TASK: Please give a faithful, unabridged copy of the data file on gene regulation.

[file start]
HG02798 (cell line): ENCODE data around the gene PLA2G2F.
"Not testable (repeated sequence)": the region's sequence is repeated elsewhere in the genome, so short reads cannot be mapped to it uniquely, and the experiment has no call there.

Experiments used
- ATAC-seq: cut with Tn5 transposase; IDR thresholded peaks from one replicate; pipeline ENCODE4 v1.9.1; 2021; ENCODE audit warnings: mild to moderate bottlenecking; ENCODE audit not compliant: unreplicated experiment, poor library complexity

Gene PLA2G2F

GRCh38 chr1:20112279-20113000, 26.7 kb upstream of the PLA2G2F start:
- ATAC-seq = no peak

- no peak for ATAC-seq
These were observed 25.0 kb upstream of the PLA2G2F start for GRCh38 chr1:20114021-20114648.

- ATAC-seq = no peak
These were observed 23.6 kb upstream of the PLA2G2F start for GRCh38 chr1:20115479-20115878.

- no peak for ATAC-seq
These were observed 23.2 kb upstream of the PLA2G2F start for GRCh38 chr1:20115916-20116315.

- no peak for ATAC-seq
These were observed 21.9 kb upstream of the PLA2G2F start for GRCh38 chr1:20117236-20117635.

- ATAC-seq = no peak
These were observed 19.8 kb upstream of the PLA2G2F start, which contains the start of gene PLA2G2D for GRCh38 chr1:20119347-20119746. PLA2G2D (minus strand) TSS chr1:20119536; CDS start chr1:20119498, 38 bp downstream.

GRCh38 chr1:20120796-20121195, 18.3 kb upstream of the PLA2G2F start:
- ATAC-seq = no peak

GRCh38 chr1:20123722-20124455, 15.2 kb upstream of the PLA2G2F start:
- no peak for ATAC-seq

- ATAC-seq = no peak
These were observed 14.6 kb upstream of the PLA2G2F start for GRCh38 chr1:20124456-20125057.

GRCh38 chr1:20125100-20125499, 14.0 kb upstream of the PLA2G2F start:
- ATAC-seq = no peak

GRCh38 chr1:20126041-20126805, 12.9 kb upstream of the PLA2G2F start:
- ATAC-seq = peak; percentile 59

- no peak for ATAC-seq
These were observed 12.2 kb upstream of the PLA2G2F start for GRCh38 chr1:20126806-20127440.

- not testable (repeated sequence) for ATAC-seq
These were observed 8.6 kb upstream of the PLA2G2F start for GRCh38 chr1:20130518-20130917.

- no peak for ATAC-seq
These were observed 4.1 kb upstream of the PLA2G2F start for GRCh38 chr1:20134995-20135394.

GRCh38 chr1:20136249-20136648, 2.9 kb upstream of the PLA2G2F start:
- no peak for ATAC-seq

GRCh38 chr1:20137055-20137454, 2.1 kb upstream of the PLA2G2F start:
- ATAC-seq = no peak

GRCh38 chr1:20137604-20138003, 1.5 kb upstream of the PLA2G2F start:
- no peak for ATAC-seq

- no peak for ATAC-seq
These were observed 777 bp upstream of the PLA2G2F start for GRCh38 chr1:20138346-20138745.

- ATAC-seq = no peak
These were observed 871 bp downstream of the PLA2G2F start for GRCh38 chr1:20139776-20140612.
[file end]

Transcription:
HG02798 (cell line): ENCODE data around the gene PLA2G2F.
"Not testable (repeated sequence)": the region's sequence is repeated elsewhere in the genome, so short reads cannot be mapped to it uniquely, and the experiment has no call there.

Experiments used
- ATAC-seq: cut with Tn5 transposase; IDR thresholded peaks from one replicate; pipeline ENCODE4 v1.9.1; 2021; ENCODE audit warnings: mild to moderate bottlenecking; ENCODE audit not compliant: unreplicated experiment, poor library complexity

Gene PLA2G2F

GRCh38 chr1:20112279-20113000, 26.7 kb upstream of the PLA2G2F start:
- ATAC-seq = no peak

- no peak for ATAC-seq
These were observed 25.0 kb upstream of the PLA2G2F start for GRCh38 chr1:20114021-20114648.

- ATAC-seq = no peak
These were observed 23.6 kb upstream of the PLA2G2F start for GRCh38 chr1:20115479-20115878.

- no peak for ATAC-seq
These were observed 23.2 kb upstream of the PLA2G2F start for GRCh38 chr1:20115916-20116315.

- no peak for ATAC-seq
These were observed 21.9 kb upstream of the PLA2G2F start for GRCh38 chr1:20117236-20117635.

- ATAC-seq = no peak
These were observed 19.8 kb upstream of the PLA2G2F start, which contains the start of gene PLA2G2D for GRCh38 chr1:20119347-20119746. PLA2G2D (minus strand) TSS chr1:20119536; CDS start chr1:20119498, 38 bp downstream.

GRCh38 chr1:20120796-20121195, 18.3 kb upstream of the PLA2G2F start:
- ATAC-seq = no peak

GRCh38 chr1:20123722-20124455, 15.2 kb upstream of the PLA2G2F start:
- no peak for ATAC-seq

- ATAC-seq = no peak
These were observed 14.6 kb upstream of the PLA2G2F start for GRCh38 chr1:20124456-20125057.

GRCh38 chr1:20125100-20125499, 14.0 kb upstream of the PLA2G2F start:
- ATAC-seq = no peak

GRCh38 chr1:20126041-20126805, 12.9 kb upstream of the PLA2G2F start:
- ATAC-seq = peak; percentile 59

- no peak for ATAC-seq
These were observed 12.2 kb upstream of the PLA2G2F start for GRCh38 chr1:20126806-20127440.

- not testable (repeated sequence) for ATAC-seq
These were observed 8.6 kb upstream of the PLA2G2F start for GRCh38 chr1:20130518-20130917.

- no peak for ATAC-seq
These were observed 4.1 kb upstream of the PLA2G2F start for GRCh38 chr1:20134995-20135394.

GRCh38 chr1:20136249-20136648, 2.9 kb upstream of the PLA2G2F start:
- no peak for ATAC-seq

GRCh38 chr1:20137055-20137454, 2.1 kb upstream of the PLA2G2F start:
- ATAC-seq = no peak

GRCh38 chr1:20137604-20138003, 1.5 kb upstream of the PLA2G2F start:
- no peak for ATAC-seq

- no peak for ATAC-seq
These were observed 777 bp upstream of the PLA2G2F start for GRCh38 chr1:20138346-20138745.

- ATAC-seq = no peak
These were observed 871 bp downstream of the PLA2G2F start for GRCh38 chr1:20139776-20140612.